Apple, Apricot, Bitter Almond, Carolina Cherry, Carolina Cherry Laurel, Cherry, Cherry Laurel, Laurel Cherry, Nectarine, Peach, Pear, Plum, Wild Mock Orange
Prunus can be a deciduous or evergreen flowering tree or shrub with around 430 different members, that are widely cultivated throughout the world for their fruits and decorative flowers. The fruit is commonly referred to as stone fruit. A few species have spiny stems. The leaves are typically simple, alternate and unlobed. The leaf stems often have nectaries. The five petal flowers are typically white to pink and sometimes red. The fruit is fleshy with a single relatively large hard coated seed or “stone”.
There are a number of cultivars and hybrids that are grown as ornamental plants usually for their abundance of flowers, sometimes for the foliage, bark and overall shape. These ornamentals are collectively called ‘flowering cherries” which includes the Japanese sakura.
The general population considers the almond a nut when it is really just the seed from the almond fruit. Even though humans can tolerate the fleshy skins and the some of the seed of the prunus spp. they are considered toxic to most animals.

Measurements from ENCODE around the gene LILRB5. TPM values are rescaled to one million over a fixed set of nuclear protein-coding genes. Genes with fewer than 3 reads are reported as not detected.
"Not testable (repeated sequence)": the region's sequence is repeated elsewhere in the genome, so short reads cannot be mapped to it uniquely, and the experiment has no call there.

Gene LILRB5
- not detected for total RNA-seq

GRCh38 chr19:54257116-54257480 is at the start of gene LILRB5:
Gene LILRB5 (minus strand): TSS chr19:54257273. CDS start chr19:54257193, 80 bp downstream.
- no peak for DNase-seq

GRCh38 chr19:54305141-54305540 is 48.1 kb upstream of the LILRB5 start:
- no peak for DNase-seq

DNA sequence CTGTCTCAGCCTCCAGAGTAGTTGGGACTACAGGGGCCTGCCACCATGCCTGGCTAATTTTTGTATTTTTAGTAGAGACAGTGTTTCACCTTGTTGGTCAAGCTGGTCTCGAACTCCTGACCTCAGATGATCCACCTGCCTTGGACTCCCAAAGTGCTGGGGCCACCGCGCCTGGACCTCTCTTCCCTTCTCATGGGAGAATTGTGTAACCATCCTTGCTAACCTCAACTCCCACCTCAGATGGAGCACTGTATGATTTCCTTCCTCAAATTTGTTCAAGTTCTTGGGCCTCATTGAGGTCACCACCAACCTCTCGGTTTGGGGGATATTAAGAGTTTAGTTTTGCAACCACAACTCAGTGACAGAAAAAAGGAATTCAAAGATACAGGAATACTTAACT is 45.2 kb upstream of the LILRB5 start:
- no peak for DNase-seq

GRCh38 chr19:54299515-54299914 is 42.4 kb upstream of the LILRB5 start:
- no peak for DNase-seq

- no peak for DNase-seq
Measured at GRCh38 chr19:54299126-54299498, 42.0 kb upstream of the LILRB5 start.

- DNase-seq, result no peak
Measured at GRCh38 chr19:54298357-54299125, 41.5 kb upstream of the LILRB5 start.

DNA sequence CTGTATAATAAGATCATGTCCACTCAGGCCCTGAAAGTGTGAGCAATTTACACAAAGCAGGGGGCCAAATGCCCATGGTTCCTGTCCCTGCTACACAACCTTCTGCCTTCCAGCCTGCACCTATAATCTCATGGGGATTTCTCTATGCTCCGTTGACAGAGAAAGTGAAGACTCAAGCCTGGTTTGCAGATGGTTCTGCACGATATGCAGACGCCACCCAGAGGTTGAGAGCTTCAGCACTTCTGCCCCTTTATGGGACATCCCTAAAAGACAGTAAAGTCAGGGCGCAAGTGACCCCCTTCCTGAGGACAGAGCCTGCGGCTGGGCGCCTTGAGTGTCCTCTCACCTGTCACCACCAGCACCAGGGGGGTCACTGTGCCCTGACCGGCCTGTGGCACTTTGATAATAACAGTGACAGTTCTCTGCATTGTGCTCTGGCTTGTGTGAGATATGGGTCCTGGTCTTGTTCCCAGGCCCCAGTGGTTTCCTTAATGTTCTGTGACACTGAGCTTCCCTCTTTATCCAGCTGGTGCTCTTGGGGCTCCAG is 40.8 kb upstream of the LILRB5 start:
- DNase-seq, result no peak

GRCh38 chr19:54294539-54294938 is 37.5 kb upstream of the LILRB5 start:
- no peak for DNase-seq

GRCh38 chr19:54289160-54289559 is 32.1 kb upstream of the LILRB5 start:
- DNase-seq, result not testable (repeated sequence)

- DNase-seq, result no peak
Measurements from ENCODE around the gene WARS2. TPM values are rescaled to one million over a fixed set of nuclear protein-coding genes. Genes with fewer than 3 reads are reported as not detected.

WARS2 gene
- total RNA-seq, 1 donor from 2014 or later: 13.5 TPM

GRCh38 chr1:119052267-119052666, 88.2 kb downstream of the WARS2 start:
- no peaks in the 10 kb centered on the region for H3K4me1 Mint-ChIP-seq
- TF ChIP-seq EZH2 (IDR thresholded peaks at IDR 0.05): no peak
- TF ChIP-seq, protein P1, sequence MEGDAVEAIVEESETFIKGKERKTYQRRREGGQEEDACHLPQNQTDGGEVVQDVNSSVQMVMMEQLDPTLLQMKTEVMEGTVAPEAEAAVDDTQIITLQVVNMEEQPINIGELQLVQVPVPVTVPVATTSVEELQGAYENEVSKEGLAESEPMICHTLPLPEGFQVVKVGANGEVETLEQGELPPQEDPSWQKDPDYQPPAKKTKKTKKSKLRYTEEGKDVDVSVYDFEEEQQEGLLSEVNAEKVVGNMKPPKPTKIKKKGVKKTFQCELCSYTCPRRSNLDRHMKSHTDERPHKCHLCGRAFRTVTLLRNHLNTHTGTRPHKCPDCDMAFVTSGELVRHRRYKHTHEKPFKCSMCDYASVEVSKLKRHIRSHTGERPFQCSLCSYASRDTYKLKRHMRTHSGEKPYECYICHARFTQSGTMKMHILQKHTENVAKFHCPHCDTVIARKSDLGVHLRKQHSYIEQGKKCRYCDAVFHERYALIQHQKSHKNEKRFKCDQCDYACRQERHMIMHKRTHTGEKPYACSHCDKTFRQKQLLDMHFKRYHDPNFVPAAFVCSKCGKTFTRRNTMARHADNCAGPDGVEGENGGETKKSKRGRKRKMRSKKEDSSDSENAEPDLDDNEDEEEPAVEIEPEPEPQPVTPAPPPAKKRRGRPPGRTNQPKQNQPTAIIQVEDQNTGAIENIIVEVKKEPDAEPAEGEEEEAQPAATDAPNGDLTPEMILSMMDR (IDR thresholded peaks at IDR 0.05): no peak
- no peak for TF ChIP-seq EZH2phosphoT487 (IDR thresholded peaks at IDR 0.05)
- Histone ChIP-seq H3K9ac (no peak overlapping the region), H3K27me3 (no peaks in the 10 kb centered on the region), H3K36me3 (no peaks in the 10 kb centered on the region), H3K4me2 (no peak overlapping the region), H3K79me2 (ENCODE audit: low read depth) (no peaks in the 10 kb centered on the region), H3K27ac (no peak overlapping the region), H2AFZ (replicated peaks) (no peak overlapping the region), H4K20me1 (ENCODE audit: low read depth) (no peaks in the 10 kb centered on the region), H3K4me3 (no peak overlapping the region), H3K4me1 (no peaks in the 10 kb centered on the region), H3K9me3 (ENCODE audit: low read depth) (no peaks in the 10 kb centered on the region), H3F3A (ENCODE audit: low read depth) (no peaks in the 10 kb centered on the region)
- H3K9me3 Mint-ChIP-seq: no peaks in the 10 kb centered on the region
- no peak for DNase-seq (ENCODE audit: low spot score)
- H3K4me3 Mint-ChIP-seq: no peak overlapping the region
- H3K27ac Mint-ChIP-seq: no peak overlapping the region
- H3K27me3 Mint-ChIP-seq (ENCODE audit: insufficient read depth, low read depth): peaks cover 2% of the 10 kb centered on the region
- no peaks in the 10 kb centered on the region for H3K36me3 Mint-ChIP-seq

The northern temperate regions of the globe.
Conditions of Poisoning:
Ingestion, Skin contact
Cyanogenic Glycosides, Cyanide
The sharp thorns can often leave a very sore and red area which usually disappears after 2 or 3 days. This is possibly due to the minute amounts of cyanide in the plant. When ingested the berries produce mild gastrointestinal upset, however if eaten over time the berries small amount of cyanide will build up in the intestinal track and can lead to more serious complications such as disrupt heart function, trigger circulatory failure and lead to death.
IMMEDIATELY SEE YOUR VET FOR TREATMENT OPTIONS
Lone Star English Setter Club provides this information
as a partial reference of the potential poisons that could harm your dog.
We are not veterinarian’s and DO NOT provide medical help.
If you think that your animal is ill or may have ingested a poisonous substance,
contact your local veterinarian or
the ASPCA’s 24-hour emergency poisoning hotline directly